With summer right around the corner, now is a great time to start thinking about and maybe even preparing some activities to help your children practice and enhance their academic skills this summer.
It does not take much effort, but the benefits are great in preventing a slip in abilities over the long summer break. Last week, we looked at how to incorporate social studies enrichment into your summer travel plans or from home. This week, we are offering some tips for making writing an integral yet exciting part of the season for kids of all ages.
Making Writing Fun for Young Kids
-Writing alphabet letters using shaving cream: Using a gallon size bag that closes completely, fill it with shaving cream while leaving some room for it to move around. Seal it tightly after letting out extra air. Kids can push the cream with their finger to create letters. The same idea can be achieved using hair gel, food coloring, and glitter that are mixed together. The whole idea is making letter practice fun and unconventional.
-Writing words in a mini sand box: Partially fill an old baking pan with plain sand, colored sand, or flour. Let your child use their finger to write words. Simply rub a hand over the content to create new words. To create rhyming words, simply brush over the first letter and change it to a new letter. It’s as simple as making a mini “indoor sand box” and is perfect for kinesthetic learners.
-Practicing sentences using unconventional writing tools: Motivate kids to write by letting the method with which they create sentences be unconventional. Think outside the box, and let kids use rubber stamps, stencils, or other items to create sentences. Without realizing it, kids are still practicing the same skills but in more entertaining ways.
Making Writing Personal and Pleasurable for Older Kids
Let’s face it, most kids don’t like to write because they only see their writing being used for assignments instead of in real life. Summer can be a great opportunity to let kids simply write without confines… no pre-determined context, no pre-created questions, no length requirements, etc. It is all about allowing them to choose what to write and how based on what personally interests them.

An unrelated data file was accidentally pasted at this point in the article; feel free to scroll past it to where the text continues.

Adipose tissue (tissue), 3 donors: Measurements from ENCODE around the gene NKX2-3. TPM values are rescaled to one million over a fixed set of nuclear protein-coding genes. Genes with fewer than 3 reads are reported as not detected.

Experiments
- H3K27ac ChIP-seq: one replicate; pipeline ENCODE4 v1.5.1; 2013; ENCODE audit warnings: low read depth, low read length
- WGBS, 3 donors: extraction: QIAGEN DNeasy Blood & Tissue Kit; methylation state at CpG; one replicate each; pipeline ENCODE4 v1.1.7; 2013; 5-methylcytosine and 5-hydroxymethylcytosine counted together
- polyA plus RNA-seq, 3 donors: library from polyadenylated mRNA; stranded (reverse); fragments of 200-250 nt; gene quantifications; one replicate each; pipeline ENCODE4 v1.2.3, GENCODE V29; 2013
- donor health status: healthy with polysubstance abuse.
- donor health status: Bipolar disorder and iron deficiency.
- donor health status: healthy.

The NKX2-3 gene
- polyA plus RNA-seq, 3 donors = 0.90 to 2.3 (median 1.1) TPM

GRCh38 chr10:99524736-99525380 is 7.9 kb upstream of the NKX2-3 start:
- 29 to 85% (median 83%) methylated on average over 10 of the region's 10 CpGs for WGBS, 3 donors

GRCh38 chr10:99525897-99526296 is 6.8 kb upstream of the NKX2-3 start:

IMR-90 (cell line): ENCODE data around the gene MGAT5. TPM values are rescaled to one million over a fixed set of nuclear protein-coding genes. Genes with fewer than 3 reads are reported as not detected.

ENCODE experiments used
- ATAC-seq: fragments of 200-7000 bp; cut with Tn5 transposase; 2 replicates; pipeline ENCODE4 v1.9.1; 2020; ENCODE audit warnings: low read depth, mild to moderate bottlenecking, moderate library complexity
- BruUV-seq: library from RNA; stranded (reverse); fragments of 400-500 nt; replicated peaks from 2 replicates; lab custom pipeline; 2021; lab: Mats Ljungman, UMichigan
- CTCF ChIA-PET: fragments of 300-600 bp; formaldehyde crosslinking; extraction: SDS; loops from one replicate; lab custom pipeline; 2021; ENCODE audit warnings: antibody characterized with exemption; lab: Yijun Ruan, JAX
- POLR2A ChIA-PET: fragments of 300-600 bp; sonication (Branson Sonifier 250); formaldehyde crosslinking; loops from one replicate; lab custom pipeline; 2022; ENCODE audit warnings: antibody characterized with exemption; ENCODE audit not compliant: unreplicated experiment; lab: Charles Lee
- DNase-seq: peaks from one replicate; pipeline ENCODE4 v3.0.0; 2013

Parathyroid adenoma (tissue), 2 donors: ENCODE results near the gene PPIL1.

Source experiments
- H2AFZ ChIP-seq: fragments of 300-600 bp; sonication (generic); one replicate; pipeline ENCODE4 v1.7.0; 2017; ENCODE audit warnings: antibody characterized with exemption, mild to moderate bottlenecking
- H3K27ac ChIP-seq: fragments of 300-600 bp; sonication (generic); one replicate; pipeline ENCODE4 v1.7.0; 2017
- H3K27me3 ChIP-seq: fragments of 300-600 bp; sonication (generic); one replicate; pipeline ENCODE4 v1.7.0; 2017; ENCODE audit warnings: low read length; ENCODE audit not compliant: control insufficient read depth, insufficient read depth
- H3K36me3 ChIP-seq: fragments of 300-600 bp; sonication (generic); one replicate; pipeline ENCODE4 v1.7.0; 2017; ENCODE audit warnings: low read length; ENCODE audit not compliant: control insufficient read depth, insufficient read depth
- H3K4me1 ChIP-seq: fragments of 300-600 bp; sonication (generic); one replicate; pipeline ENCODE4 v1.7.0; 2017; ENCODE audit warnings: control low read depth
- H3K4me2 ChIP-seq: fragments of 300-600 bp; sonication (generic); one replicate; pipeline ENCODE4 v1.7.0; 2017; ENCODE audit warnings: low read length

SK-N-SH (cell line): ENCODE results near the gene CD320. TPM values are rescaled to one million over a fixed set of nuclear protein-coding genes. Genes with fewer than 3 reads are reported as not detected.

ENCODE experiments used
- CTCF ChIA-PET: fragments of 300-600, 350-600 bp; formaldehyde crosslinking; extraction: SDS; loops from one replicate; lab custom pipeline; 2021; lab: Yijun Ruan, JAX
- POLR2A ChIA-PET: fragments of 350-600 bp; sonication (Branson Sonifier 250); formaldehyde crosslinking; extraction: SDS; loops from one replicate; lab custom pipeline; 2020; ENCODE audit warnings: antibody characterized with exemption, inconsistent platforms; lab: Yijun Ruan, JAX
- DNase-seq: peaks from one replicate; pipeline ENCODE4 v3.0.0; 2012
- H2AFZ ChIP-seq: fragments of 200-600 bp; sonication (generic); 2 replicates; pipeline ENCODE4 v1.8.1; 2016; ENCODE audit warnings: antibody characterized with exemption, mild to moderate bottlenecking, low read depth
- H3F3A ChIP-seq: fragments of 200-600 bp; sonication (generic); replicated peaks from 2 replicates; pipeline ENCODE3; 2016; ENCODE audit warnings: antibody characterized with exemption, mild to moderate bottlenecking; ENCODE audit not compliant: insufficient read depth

-Journaling: Allow your child to choose a journal that they love and writing utensils they enjoy using most. Their journal could be as simple as a spiral notebook or as elaborate as a locking diary with their favorite characters on it. They could even create their own by cutting out pictures from magazines and placing them on a composition book by brushing diluted glue over them. Once the journal has been chosen, simply let kids write. If they need guidance, encourage them to write about their daily activities, to record family vacation memories, write letters to their future self or someone else, or create creative stories.
-Progressive Stories: Instead of leaving all of the writing up to the child(ren), get involved yourself or have the whole family participate. Have everyone who will participate write an introduction to a story. After a pre-determined length of time (every day or every week), have everyone switch stories and add on based on what was written before. Continue writing and swapping throughout the summer. Celebrate at the end of the summer with a story sharing night. It’s sure to be a source of laughter and family fun!
If you enjoyed this post, make sure to also check out these which are part of our Children’s Summer Learning series:
Interactive Children’s Science Activities for Summertime
Interactive Children’s Math Activities for Summertime
Interactive Children’s Writing Activities for Summertime
Interactive Children’s Social Studies Activities for Summertime